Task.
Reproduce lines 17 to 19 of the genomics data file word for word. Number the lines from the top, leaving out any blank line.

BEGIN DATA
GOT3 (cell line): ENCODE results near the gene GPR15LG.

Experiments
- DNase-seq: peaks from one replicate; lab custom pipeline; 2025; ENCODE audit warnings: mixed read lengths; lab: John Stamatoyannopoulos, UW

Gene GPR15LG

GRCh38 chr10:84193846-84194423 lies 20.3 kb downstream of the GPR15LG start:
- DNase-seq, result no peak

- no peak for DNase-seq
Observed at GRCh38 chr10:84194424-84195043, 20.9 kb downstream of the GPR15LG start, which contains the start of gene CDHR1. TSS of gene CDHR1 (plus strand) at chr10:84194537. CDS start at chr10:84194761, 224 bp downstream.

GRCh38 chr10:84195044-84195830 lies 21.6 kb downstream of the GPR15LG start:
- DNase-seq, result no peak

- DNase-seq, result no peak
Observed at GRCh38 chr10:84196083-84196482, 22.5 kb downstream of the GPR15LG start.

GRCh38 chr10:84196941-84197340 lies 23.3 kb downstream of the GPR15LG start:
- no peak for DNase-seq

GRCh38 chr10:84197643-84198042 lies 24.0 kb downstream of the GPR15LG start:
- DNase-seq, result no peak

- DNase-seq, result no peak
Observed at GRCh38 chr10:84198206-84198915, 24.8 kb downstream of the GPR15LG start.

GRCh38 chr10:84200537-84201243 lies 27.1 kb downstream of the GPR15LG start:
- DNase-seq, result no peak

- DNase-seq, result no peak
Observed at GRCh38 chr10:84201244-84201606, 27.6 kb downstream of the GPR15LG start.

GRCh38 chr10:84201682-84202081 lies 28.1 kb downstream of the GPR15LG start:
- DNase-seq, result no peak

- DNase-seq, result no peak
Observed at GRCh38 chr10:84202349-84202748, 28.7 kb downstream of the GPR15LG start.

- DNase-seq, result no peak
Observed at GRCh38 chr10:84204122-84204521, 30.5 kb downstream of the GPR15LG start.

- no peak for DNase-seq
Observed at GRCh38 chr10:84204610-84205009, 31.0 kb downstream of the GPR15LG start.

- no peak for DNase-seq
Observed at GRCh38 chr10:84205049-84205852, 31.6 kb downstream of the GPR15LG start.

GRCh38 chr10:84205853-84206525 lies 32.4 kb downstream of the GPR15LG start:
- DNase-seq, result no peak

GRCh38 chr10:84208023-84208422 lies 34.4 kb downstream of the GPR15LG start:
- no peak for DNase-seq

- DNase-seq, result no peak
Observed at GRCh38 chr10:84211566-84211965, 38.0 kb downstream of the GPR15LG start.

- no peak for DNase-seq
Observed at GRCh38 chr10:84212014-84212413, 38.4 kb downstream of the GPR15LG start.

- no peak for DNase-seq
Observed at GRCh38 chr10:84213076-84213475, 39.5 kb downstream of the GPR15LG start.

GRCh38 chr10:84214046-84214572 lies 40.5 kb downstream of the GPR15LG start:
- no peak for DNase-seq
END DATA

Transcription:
- DNase-seq, result no peak
Observed at GRCh38 chr10:84198206-84198915, 24.8 kb downstream of the GPR15LG start.

GRCh38 chr10:84200537-84201243 lies 27.1 kb downstream of the GPR15LG start: